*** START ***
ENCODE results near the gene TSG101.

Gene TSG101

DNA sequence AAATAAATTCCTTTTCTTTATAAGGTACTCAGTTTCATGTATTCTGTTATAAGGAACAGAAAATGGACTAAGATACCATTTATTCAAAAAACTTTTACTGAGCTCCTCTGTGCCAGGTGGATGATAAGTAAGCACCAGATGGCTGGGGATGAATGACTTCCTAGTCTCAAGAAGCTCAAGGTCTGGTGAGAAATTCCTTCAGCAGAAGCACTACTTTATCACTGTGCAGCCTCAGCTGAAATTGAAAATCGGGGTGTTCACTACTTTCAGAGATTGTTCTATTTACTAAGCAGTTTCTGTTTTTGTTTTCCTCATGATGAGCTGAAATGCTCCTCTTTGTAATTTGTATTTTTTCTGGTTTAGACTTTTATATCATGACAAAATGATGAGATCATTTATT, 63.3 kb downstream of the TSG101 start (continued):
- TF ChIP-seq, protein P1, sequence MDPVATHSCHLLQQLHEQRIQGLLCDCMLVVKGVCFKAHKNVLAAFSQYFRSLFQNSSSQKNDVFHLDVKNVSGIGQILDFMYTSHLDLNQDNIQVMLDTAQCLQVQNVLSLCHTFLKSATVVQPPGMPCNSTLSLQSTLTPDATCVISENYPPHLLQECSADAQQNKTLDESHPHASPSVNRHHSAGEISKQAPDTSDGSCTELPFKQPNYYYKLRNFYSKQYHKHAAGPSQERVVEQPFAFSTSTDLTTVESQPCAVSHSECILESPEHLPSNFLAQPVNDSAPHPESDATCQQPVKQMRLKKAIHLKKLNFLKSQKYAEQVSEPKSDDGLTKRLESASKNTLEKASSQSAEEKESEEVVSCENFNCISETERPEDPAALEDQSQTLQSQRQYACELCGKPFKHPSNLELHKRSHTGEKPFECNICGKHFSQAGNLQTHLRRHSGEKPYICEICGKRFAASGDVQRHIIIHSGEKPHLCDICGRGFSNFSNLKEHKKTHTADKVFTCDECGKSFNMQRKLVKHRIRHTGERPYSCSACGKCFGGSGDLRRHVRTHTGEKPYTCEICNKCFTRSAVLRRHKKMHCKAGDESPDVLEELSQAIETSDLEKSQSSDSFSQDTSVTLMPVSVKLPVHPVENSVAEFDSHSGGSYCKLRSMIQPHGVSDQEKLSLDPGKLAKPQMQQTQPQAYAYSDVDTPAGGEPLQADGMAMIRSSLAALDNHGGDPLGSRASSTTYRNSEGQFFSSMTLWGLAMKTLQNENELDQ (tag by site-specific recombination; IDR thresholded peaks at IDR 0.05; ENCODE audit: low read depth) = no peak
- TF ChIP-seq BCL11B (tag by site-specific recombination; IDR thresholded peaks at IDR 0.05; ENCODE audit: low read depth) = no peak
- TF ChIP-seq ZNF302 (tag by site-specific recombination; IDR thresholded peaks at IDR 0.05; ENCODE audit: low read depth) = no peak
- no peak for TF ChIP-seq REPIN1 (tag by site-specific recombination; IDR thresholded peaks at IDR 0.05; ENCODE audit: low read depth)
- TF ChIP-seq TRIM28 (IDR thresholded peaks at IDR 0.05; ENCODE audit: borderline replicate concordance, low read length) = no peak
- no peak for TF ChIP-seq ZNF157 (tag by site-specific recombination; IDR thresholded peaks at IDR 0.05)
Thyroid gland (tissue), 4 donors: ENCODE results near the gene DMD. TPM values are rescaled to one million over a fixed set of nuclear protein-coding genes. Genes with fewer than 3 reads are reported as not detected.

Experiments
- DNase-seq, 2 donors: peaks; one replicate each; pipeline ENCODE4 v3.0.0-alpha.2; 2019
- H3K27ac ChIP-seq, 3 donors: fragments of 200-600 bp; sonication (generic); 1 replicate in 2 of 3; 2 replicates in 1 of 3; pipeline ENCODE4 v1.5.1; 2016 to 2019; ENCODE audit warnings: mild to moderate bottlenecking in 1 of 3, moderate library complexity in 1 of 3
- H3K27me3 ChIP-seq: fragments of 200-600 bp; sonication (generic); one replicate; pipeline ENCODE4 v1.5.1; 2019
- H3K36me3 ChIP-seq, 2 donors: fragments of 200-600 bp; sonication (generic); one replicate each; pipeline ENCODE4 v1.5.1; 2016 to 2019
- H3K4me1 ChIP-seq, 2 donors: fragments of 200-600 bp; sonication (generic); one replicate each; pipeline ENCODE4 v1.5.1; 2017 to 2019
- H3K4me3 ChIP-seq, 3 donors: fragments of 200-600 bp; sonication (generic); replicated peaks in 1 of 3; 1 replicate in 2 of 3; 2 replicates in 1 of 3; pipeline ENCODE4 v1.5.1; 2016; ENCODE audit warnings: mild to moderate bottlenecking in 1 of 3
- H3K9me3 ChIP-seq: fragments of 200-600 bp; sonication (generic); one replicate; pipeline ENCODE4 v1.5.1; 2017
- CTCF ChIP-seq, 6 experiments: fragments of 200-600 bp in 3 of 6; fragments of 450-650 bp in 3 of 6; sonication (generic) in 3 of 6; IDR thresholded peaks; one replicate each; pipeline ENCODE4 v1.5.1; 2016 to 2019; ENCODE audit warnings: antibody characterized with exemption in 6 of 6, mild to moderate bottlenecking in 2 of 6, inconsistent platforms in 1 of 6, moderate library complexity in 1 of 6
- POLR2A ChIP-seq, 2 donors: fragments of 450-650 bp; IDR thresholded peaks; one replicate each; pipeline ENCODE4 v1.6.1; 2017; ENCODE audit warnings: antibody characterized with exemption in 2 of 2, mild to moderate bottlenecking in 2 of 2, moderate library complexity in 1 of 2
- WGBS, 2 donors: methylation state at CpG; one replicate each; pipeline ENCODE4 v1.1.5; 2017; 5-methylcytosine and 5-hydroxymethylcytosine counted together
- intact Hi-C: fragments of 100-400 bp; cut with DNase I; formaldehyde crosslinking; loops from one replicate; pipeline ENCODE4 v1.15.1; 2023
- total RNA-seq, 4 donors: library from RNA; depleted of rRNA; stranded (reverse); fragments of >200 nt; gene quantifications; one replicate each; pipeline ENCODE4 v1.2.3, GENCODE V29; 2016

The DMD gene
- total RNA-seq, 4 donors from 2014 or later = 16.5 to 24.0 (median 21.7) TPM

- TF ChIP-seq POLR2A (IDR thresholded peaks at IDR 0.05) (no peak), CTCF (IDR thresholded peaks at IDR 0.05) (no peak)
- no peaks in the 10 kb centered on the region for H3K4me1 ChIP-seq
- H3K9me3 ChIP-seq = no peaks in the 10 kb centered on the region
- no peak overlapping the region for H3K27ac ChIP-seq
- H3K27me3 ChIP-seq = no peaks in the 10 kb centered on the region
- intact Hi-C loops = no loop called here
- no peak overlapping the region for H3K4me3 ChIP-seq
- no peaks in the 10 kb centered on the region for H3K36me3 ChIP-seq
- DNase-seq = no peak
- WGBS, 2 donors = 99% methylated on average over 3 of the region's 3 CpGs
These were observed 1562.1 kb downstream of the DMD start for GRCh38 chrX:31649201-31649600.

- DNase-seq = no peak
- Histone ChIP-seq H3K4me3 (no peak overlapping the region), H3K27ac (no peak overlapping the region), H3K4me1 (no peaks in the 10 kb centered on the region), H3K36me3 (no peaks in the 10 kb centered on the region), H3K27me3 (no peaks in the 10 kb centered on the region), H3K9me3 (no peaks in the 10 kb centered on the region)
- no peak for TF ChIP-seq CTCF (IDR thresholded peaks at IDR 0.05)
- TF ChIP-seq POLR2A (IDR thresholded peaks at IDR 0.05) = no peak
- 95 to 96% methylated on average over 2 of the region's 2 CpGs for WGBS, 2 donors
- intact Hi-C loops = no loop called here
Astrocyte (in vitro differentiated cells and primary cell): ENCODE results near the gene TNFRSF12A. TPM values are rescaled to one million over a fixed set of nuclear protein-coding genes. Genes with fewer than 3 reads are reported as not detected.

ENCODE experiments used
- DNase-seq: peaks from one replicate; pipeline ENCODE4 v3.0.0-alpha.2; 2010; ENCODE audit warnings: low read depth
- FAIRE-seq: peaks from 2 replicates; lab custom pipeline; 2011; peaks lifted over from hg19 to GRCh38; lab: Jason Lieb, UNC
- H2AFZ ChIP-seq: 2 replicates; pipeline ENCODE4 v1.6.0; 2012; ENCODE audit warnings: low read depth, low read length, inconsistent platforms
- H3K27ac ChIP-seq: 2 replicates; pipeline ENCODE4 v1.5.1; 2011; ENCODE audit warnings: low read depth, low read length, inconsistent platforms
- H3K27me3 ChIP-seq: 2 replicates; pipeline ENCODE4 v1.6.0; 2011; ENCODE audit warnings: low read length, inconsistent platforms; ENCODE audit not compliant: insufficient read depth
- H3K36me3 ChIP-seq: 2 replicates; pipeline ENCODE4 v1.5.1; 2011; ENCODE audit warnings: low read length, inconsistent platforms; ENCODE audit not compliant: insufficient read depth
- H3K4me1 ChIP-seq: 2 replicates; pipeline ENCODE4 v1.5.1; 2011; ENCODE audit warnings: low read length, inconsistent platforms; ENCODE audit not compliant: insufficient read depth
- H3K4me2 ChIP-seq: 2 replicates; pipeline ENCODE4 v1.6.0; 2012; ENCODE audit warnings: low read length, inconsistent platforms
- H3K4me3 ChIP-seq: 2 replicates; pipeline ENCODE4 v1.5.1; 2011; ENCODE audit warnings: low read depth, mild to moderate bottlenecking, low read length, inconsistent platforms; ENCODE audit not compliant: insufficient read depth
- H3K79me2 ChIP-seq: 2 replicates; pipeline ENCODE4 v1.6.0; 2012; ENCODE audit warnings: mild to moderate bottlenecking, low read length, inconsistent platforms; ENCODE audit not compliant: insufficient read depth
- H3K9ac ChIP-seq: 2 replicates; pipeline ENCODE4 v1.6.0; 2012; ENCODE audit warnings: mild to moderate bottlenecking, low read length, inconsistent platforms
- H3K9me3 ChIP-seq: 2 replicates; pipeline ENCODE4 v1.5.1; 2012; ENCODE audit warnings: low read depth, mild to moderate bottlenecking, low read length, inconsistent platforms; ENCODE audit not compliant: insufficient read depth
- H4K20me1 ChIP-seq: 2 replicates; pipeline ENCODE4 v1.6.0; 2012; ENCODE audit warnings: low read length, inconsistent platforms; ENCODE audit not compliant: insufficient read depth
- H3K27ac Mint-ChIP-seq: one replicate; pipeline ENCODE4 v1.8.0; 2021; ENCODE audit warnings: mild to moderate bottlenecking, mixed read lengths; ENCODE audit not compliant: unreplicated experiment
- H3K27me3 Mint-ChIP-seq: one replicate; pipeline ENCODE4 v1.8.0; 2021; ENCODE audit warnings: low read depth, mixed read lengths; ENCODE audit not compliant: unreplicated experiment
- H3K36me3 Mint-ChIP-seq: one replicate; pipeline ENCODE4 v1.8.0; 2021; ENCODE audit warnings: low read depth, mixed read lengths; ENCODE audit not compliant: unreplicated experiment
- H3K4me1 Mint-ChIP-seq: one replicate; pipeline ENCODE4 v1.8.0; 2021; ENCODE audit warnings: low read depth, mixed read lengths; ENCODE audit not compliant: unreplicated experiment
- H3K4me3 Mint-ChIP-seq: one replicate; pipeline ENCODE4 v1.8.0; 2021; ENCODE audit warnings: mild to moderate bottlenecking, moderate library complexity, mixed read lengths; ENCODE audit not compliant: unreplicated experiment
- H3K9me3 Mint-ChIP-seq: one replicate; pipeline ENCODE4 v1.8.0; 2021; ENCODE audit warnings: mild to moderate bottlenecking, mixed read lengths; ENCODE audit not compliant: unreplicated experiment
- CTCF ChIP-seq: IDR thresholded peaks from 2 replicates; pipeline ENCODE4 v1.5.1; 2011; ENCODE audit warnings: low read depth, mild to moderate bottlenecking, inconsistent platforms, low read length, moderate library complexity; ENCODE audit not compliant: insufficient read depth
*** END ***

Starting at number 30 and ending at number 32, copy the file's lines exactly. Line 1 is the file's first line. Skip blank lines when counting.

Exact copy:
- H3K27me3 ChIP-seq = no peaks in the 10 kb centered on the region
- intact Hi-C loops = no loop called here
- no peak overlapping the region for H3K4me3 ChIP-seq